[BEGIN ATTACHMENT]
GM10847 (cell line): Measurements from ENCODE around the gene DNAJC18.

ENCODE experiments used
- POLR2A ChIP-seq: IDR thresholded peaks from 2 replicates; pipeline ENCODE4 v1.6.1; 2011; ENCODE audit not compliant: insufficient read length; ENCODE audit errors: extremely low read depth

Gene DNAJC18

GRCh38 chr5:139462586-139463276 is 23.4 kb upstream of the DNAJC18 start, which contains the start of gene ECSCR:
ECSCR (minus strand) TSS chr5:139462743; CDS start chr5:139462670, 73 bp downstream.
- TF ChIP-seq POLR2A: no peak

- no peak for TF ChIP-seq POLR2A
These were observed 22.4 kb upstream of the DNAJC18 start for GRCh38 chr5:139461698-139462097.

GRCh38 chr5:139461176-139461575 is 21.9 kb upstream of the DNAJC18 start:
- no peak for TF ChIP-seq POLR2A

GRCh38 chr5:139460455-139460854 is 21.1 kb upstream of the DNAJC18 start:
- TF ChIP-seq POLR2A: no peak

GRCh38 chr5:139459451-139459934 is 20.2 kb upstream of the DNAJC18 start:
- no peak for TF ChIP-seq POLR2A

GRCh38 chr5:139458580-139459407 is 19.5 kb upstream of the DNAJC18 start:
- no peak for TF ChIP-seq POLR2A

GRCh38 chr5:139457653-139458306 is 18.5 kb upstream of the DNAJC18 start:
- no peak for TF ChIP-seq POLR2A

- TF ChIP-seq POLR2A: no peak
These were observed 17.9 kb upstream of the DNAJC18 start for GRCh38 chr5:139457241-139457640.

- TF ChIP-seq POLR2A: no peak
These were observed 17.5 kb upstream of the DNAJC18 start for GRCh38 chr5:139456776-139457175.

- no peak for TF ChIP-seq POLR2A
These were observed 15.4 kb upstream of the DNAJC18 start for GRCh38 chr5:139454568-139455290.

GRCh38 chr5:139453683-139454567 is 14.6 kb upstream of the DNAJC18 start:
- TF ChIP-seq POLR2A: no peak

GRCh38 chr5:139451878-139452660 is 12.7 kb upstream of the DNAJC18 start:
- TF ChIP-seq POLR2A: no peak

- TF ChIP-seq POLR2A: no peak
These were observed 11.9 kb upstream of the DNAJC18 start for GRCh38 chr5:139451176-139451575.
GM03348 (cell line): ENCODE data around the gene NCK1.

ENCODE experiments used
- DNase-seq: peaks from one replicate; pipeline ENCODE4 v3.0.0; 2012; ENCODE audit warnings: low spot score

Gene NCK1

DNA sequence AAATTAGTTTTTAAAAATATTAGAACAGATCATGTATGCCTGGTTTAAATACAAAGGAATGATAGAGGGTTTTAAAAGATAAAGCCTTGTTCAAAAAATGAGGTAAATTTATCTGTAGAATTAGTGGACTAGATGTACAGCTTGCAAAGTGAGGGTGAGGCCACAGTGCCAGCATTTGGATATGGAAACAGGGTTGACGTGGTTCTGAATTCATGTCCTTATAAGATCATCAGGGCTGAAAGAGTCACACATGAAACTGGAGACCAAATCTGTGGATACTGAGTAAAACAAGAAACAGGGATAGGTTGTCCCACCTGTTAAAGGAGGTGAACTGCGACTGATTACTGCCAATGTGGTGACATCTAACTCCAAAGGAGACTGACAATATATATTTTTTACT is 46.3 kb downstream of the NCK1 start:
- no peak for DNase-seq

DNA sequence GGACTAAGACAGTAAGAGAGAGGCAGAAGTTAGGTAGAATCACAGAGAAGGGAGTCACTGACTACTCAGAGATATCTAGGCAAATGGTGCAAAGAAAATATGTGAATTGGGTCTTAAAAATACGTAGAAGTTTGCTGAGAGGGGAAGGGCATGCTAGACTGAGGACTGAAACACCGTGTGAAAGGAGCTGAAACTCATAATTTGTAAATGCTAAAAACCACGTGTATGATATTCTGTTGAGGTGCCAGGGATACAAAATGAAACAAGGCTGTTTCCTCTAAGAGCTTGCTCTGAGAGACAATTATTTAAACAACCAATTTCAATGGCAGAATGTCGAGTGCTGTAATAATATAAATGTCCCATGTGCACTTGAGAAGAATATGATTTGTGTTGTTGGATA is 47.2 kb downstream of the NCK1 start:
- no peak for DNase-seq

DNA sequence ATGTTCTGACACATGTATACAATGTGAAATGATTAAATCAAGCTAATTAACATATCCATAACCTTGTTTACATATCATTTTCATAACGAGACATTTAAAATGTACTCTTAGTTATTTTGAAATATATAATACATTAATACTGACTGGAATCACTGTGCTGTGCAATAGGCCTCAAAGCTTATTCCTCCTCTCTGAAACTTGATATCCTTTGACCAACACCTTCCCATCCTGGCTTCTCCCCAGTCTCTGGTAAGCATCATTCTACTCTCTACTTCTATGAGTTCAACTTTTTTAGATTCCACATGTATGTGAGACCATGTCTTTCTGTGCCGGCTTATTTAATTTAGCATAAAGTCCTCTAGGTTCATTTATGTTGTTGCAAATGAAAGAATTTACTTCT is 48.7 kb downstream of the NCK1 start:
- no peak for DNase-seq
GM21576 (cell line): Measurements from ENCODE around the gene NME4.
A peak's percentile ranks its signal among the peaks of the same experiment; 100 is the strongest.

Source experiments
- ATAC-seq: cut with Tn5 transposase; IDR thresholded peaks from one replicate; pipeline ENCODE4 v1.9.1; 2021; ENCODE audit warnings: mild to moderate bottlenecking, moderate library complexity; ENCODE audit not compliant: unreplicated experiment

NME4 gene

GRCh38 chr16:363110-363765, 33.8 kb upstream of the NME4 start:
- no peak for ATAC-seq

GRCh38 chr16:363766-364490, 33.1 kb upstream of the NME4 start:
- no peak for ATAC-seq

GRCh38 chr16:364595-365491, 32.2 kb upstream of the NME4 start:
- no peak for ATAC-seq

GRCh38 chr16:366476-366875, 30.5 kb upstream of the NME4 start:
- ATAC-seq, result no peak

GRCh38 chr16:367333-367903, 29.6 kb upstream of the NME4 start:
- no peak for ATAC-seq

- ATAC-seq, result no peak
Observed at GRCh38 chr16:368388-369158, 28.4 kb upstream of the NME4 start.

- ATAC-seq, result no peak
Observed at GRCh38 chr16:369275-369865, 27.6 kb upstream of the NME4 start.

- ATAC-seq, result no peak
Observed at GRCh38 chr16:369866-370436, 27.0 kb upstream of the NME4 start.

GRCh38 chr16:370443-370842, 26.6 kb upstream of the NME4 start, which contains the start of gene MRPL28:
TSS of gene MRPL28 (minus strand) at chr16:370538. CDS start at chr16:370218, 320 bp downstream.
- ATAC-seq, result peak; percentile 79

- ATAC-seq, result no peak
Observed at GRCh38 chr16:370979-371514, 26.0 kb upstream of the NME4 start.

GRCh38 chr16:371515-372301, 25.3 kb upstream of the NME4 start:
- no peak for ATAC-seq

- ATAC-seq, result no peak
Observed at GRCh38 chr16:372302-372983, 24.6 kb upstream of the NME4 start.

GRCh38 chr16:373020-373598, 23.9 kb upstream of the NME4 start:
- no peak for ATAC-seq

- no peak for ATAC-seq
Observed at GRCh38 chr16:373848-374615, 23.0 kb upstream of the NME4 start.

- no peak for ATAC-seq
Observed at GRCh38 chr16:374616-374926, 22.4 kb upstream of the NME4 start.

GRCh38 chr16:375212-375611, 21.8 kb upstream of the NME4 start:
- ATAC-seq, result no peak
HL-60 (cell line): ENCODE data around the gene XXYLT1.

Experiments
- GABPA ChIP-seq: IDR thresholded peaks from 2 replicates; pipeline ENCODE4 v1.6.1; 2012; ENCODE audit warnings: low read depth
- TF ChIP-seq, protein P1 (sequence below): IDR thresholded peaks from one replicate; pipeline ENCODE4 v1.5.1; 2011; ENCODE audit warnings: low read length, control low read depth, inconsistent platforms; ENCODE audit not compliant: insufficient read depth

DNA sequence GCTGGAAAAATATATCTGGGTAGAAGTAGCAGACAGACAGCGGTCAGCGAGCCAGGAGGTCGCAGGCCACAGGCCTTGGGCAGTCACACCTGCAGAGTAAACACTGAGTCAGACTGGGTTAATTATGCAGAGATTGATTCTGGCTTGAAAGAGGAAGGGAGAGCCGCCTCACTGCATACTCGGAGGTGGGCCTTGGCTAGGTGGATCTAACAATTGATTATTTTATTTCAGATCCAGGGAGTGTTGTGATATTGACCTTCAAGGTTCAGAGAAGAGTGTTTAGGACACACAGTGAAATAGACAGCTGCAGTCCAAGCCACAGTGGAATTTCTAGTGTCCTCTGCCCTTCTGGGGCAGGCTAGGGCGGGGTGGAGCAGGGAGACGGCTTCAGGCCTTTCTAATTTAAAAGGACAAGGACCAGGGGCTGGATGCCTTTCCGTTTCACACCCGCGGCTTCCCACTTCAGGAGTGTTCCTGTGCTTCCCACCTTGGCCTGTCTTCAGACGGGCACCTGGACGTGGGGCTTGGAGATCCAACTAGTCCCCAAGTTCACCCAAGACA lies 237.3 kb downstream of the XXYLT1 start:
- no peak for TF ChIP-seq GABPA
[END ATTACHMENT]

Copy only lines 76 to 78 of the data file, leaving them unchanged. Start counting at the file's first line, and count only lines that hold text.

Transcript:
- no peak for ATAC-seq
Observed at GRCh38 chr16:374616-374926, 22.4 kb upstream of the NME4 start.

GRCh38 chr16:375212-375611, 21.8 kb upstream of the NME4 start: